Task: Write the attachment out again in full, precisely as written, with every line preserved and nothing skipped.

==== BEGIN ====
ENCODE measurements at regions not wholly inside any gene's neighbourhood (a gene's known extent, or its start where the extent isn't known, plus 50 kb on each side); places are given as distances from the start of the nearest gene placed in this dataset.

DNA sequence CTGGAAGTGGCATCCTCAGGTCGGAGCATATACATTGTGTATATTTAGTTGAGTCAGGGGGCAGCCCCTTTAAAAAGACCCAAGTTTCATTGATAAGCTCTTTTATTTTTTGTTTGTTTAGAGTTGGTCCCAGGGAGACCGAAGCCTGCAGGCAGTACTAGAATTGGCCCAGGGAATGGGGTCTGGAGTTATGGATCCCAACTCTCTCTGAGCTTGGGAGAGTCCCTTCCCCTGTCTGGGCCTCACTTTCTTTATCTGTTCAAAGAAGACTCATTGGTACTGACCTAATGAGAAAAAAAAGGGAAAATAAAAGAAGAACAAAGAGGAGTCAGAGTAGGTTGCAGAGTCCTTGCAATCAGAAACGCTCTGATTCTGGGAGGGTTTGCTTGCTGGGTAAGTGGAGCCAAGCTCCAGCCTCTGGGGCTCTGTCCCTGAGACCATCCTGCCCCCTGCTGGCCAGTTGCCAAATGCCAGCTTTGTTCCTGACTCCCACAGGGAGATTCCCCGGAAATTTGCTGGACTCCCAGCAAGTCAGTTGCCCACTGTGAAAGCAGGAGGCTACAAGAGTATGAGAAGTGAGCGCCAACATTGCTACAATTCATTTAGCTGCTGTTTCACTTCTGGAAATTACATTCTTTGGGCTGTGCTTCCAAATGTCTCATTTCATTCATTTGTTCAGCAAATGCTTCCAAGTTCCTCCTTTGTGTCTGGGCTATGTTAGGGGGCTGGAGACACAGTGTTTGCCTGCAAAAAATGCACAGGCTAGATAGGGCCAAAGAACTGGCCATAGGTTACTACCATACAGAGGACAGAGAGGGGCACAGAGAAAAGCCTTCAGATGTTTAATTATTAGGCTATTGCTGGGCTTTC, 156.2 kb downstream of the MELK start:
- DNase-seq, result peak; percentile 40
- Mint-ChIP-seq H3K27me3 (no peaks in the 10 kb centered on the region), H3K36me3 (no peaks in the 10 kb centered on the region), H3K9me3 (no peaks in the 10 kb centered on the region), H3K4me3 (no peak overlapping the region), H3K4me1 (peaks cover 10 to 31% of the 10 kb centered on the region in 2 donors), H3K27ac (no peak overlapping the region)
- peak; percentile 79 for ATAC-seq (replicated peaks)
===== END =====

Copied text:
ENCODE measurements at regions not wholly inside any gene's neighbourhood (a gene's known extent, or its start where the extent isn't known, plus 50 kb on each side); places are given as distances from the start of the nearest gene placed in this dataset.

DNA sequence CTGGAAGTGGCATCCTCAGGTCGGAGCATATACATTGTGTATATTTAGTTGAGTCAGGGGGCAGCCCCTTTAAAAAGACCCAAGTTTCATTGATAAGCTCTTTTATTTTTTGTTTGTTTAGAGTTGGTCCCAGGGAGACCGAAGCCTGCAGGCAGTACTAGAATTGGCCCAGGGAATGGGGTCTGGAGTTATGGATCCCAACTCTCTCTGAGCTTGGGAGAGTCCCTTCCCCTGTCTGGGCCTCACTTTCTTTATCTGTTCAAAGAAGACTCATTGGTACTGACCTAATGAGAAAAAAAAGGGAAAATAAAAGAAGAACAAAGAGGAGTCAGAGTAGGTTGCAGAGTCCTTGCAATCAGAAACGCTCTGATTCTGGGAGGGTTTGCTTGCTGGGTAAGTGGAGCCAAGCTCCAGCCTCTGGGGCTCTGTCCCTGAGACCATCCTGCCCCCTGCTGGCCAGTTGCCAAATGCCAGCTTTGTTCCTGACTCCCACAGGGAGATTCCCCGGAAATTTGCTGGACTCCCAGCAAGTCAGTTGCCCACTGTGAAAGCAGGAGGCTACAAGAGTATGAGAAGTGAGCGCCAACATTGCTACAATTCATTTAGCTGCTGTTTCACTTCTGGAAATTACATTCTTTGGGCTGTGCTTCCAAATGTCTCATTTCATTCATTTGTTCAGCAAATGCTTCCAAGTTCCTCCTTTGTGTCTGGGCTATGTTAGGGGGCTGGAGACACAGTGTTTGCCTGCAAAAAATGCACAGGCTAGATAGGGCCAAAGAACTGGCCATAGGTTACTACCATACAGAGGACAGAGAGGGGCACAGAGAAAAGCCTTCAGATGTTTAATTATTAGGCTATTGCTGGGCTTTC, 156.2 kb downstream of the MELK start:
- DNase-seq, result peak; percentile 40
- Mint-ChIP-seq H3K27me3 (no peaks in the 10 kb centered on the region), H3K36me3 (no peaks in the 10 kb centered on the region), H3K9me3 (no peaks in the 10 kb centered on the region), H3K4me3 (no peak overlapping the region), H3K4me1 (peaks cover 10 to 31% of the 10 kb centered on the region in 2 donors), H3K27ac (no peak overlapping the region)
- peak; percentile 79 for ATAC-seq (replicated peaks)